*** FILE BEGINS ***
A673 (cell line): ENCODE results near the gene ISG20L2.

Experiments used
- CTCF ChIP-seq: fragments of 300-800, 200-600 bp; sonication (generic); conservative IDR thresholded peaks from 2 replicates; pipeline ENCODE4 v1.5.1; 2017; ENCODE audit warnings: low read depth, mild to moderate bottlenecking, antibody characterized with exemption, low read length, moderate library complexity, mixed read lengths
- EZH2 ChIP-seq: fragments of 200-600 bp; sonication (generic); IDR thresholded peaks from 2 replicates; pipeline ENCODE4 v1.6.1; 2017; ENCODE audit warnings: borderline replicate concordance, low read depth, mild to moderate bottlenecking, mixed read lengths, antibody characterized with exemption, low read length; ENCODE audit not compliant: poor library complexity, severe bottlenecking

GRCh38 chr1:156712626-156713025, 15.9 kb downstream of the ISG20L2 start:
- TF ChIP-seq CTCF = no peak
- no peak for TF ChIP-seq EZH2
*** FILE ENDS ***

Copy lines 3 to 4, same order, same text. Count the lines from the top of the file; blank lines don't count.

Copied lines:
- CTCF ChIP-seq: fragments of 300-800, 200-600 bp; sonication (generic); conservative IDR thresholded peaks from 2 replicates; pipeline ENCODE4 v1.5.1; 2017; ENCODE audit warnings: low read depth, mild to moderate bottlenecking, antibody characterized with exemption, low read length, moderate library complexity, mixed read lengths
- EZH2 ChIP-seq: fragments of 200-600 bp; sonication (generic); IDR thresholded peaks from 2 replicates; pipeline ENCODE4 v1.6.1; 2017; ENCODE audit warnings: borderline replicate concordance, low read depth, mild to moderate bottlenecking, mixed read lengths, antibody characterized with exemption, low read length; ENCODE audit not compliant: poor library complexity, severe bottlenecking